I watch for hours and also photograph the wildlife. Maybe I should try sketching but I find it more relaxing just watching and absorbing the sights and sounds around me. I find if you spend too much time with your eye to the camera or head down sketching you can miss so much in your periphery vision.
How long does it take to complete a painting?
My tea and ochre paintings usually take longer than my chalk and charcoal sketches. On average they take from a week to several weeks in the case of tea and ochre. However, I have been known to complete a chalk and charcoal sketch within two days!
How do you capture the movement or expressions shown in your paintings?
By an intense study of the subject, together with references to photographs and videos. For example, with a sketch of a mobile cheetah, the mechanics of how it runs are fundamental to the look of the finished sketch. I am extremely fortunate that, from childhood, I have been able to study wild animals in their natural habitat.
Which is your favourite African safari destination, and why?
At the moment I would say the South Luangwa in Zambia where I’ve had an incredible variety of animal experiences including many lion and leopard sightings at Lion Camp and Tena Tena, and excellent buffalo interaction at Kakuli. I’ve also had some wonderful experiences in both Botswana and also Tanzania in the last 10 years.
What’s your favourite African animal?
It has to be the elephant; gentle, intelligent and such a joy to watch in the field and a joy to then paint/sketch. Second favourite are leopard; elusive and stunningly beautiful, but very difficult to sketch.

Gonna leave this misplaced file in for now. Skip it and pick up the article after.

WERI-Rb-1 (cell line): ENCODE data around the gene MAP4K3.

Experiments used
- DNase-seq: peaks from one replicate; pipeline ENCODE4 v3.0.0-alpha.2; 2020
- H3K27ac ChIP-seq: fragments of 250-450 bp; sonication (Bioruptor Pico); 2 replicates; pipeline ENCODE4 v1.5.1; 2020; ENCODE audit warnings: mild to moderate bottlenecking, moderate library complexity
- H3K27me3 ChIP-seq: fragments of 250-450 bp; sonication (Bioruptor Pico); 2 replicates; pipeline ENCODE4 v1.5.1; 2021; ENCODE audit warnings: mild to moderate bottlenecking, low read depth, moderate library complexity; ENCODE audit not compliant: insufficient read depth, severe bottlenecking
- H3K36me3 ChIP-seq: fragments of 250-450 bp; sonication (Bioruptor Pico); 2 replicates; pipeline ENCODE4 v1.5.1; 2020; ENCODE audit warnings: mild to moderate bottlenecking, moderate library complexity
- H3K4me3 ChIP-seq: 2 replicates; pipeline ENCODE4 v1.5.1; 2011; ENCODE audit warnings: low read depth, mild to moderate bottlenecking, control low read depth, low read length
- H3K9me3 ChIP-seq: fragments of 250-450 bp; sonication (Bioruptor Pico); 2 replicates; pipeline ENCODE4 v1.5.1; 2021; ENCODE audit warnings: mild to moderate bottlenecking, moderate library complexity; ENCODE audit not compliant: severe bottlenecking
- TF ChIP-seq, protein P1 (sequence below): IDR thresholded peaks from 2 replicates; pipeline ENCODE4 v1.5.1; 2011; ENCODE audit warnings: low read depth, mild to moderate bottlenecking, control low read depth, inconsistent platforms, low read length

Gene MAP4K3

Can you tell us which safari camps in Africa make it especially easy to create great paintings?
I have had some outstanding sightings with the adventurous Reed brothers who run Letaka Mobile Safaris in Botswana. There is Sabyinyo Silverback Lodge in Rwanda where I tracked the mountain gorillas and where I have many of my images displayed. We have been back to Lion Camp in Zambia a number of times for its many lion and leopard sightings, and finally Chada Katavi in Tanzania for its remoteness and unspoilt wildlife. We are very much looking forward to going to Mana Pools in Zimbabwe next year where we will spend five days with Stretch Ferreira at Goliath Safaris.
Are there any charities in Africa, whether wildlife focused or not, that you support through sales of your art?
Yes, we support the David Sheldrick Wildlife Trust, REMIT (Rotarians Eliminating Malaria in Tanzania), and LionAid. Through the donations and subsequent auctions of my art we have raised considerable sums for these charities. We hope that through our connection with Aardvark Safaris we will also become involved with the Douglas-Hamilton’s charity ‘Save The Elephants’.
At which safari camps or lodges in Africa can guests see your wildlife art and paintings?
In Tanzania we have art in Saadani Safari Lodge, Swala Safari Lodge, Ngorongoro Crater Camp, Serengeti Migration Camp and soon Ruaha River Lodge. We also have art in the beautiful Sabyinyo Silverback Lodge in Rwanda. We are always looking for lodges to display our art and all the images displayed in these lodges can be purchased online at www.abrushwithafrica.com
Where in Africa would you like to go on safari next?
As already mentioned, Zimbabwe. The itinerary that Francis has arranged for us looks absolutely stunning and includes a week in Mozambique at Ibo Island.
At which UK galleries can art fans see your paintings?
An exhibition of a number of my original pieces of art can be viewed and purchased at The Chester Art Fair on 18th – 20th November 2016.
I’m also on Twitter @a_brush_africa
Where can I experience an artist in residence on safari?
Gibbs Farm Ngorongoro Crater, Tanzania has an artist in residence much of the time, usually someone from East Africa, who is invited to live at the lodge for a few months to create wildlife art during their stay.